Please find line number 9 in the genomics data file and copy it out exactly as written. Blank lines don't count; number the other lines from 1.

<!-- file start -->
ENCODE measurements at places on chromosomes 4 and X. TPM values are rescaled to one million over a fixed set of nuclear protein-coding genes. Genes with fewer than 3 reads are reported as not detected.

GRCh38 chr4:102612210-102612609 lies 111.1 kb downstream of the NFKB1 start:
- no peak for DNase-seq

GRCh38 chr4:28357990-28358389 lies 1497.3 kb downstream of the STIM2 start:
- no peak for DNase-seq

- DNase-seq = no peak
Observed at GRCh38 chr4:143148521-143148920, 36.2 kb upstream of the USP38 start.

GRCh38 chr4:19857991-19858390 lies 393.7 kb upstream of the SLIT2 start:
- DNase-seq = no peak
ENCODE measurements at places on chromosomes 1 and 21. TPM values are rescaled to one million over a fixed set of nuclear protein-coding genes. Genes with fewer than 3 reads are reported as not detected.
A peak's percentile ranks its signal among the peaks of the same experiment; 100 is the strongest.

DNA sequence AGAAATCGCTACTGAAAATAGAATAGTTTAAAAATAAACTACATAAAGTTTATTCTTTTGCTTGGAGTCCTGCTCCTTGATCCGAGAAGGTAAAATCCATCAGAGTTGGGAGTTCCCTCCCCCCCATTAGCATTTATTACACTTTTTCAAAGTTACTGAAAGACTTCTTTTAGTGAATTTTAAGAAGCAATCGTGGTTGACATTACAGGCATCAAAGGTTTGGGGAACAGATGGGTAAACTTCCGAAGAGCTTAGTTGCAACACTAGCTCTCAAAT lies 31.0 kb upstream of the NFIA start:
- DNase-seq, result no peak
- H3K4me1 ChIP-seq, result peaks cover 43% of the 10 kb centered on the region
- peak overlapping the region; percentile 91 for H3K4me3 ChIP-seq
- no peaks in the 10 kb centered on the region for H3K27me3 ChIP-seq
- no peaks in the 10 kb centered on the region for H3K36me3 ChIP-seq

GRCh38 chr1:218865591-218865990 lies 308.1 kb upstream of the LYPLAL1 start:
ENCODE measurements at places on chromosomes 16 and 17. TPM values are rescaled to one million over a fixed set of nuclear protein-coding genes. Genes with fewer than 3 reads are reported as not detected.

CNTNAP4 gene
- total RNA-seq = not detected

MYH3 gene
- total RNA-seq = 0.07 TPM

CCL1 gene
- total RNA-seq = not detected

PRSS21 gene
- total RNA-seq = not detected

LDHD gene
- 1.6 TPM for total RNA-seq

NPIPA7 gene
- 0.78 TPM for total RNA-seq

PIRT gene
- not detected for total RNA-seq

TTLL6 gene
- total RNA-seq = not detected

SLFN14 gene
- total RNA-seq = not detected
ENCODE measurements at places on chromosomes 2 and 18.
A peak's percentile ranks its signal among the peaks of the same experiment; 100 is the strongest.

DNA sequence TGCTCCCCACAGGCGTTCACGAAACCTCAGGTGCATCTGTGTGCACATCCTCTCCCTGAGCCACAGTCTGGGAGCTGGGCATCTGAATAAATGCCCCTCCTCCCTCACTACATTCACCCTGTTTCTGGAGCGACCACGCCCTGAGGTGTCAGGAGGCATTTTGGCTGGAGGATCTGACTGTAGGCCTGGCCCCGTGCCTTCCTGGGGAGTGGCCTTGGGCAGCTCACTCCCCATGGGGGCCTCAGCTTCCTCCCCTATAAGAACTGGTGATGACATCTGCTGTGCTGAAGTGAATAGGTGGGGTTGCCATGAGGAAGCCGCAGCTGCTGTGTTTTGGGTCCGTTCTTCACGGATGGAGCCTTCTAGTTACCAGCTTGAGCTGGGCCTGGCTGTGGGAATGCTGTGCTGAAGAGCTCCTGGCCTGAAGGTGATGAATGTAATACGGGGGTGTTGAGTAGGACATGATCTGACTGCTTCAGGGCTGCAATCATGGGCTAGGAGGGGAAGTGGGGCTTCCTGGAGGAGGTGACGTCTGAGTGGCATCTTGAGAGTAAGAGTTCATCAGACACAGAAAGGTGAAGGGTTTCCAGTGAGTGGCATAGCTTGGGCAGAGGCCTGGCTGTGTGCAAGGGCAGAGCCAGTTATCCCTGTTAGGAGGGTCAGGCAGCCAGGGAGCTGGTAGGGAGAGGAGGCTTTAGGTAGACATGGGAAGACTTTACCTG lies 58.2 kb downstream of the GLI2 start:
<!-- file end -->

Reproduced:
- DNase-seq = no peak